Skip to: Content
Skip to: Site Navigation
Skip to: Search


What's causing mass pelican and dolphin deaths in Peru?

Delays in the autopsies of thousands of dead pelicans and dolphins in Peru are causing difficulties for officials as they attempt to determine causes of death in these die-offs.

By Frank BajakAssociated Press / May 9, 2012

In this photo provided by the Agriculture Ministry, a health ministry worker holds up the carcass of a pelican on the shore of Pimentel beach in Chiclayo, Peru. Scientists studying a mass die-off of dolphins and the more recent deaths of thousands of pelicans on northern Peru's beaches say there is no evidence the two are related.

AP Photo/Agriculture Ministry

Enlarge

LIMA, Peru

The carcasses of dead pelicans still litter the beaches of northern Peru, even as the last of nearly 900 dolphins are cleared away.

Skip to next paragraph

The mass die-offs have Peruvian scientists searching for a cause and environmentalists raising questions about the government's ability to protect the Pacific nation's marine life, among the world's most abundant thanks to the Humboldt current that hugs most of its 1,500-mile (2,400-kilometer) coast.

After weeks of study, investigators say they think they know why at least 4,450 pelicans have died: Hotter than usual ocean temperatures have driven a type of anchovy deeper into the sea, beyond the reach of many young pelicans.

But Peruvian scientists studying the deaths of dolphins and porpoises from early February to mid-April say it remains a mystery, due in part to the government's slowness in investigating the phenomenon.

Authorities were so late in gathering tissues from the mammals that crucial clues were likely lost, said the scientist heading the dolphin death probe, Armando Hung, head of the molecular biology lab at Cayetano Heredia University.

At the same time, local officials have been so slow in removing carcasses that the Health Ministry urged the public last weekend to stay away from beaches from Lima, the coastal capital, northward, though it did not identify any specific health issue.

Up and down the coast, disoriented pelicans have been seen standing on beaches where they don't normally alight. Some have even been seen walking along coastal roadways.

Beginning at the end of January, daily catches of about 5 tons of anchovetas a day by fishermen in the northern region of Lambayeque dwindled after they began finding the small fish dead on the beach, said Fernando Nique, president of the Puerto Eten fishermen's association.

"After that, we haven't seen any more anchoveta," he said.

Patricia Majluf, a biologist and former deputy fisheries minister, said that tongues of warm water reach into coastal zones, driving anchovetas deeper underwater where many birds can't reach them.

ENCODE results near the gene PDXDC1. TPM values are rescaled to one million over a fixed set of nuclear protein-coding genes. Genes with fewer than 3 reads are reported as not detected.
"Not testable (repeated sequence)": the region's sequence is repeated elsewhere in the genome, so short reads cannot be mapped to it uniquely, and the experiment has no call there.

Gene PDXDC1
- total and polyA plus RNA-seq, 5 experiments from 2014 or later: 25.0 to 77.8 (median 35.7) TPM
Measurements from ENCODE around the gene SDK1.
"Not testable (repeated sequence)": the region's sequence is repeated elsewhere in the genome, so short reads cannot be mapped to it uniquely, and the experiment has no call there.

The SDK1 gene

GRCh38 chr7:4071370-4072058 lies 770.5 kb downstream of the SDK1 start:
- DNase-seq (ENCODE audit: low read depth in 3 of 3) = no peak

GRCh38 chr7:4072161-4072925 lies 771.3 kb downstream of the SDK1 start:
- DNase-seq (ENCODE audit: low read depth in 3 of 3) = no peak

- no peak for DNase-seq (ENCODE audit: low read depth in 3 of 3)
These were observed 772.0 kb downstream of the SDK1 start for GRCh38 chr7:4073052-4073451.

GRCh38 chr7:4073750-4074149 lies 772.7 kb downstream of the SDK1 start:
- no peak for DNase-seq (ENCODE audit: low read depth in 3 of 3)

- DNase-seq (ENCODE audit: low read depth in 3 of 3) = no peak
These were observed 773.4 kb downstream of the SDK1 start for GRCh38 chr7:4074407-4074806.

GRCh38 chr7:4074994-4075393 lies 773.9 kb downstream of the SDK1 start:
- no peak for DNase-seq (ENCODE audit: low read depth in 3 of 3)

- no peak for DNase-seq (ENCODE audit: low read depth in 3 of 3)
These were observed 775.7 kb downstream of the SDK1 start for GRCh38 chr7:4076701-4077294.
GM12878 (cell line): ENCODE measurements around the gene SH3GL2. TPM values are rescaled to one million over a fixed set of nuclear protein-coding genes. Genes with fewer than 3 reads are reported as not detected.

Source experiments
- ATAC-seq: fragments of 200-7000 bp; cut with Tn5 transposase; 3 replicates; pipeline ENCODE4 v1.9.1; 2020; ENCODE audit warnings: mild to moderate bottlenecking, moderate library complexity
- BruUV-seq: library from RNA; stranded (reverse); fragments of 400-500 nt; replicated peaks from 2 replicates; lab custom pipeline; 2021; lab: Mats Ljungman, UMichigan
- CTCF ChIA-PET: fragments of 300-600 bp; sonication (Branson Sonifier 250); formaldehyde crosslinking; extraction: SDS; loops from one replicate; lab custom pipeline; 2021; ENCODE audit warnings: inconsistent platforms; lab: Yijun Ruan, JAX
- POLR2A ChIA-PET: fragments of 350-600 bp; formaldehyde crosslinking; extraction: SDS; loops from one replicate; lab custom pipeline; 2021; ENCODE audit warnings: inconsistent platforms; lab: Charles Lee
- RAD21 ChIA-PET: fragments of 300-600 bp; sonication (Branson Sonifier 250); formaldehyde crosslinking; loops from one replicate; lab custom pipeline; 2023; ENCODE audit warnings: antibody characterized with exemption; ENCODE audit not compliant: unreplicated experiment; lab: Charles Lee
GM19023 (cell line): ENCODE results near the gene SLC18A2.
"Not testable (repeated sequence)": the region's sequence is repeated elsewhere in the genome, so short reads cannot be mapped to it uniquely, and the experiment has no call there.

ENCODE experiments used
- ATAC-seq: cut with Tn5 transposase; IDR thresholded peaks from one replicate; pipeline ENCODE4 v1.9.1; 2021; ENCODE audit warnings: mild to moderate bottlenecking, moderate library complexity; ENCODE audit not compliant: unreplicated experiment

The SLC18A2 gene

"For a coast as dynamic as ours, it's not rare that this occurs," said Majluf. "It looks ugly because this has occurred at the same time and place (as the dolphin deaths)."

A biologist at the National University of Trujillo, Carlos Bocanegra, said his analysis of 10 dying pelicans last week supports that theory. Their digestive tracts were either empty or had the remains of fish pelicans don't normally eat.

Scientists say the dead pelicans are generally young, 3-4 years old, an age in which they do not dive as deep as their elders.

Ocean temperatures in the region, said Bocanegra, are currently 6 degrees Celsius (10 degrees Fahrenheit) above normal for this time of year, Peru's autumn.

A similar pelican die-off happened in 1982-1983 and again in 1997-1998 when the El Nino meteorological phenomena warmed the ocean, Bocanegra said.

"We saw mass deaths along Peru's entire coast, also associated with high sea temperatures. Pelicans, cormorants, Peruvian boobies and guanay cormorants died," he said.

The dolphin die-off, by contrast, remains a mystery.

Hung told The Associated Press that lab tests have so far ruled out a number of bacterial infections as the cause of the dolphin deaths, though other tests remain.

Read Comments

View reader comments | Comment on this story

  • Weekly review of global news and ideas
  • Balanced, insightful and trustworthy
  • Subscribe in print or digital

Special Offer

 

Doing Good

 

What happens when ordinary people decide to pay it forward? Extraordinary change...

Danny Bent poses at the starting line of the Boston Marathon in Hopkinton, Mass.

After the Boston Marathon bombings, Danny Bent took on a cross-country challenge

The athlete-adventurer co-founded a relay run called One Run for Boston that started in Los Angeles and ended at the marathon finish line to raise funds for victims.

 
 
Become a fan! Follow us! Google+ YouTube See our feeds!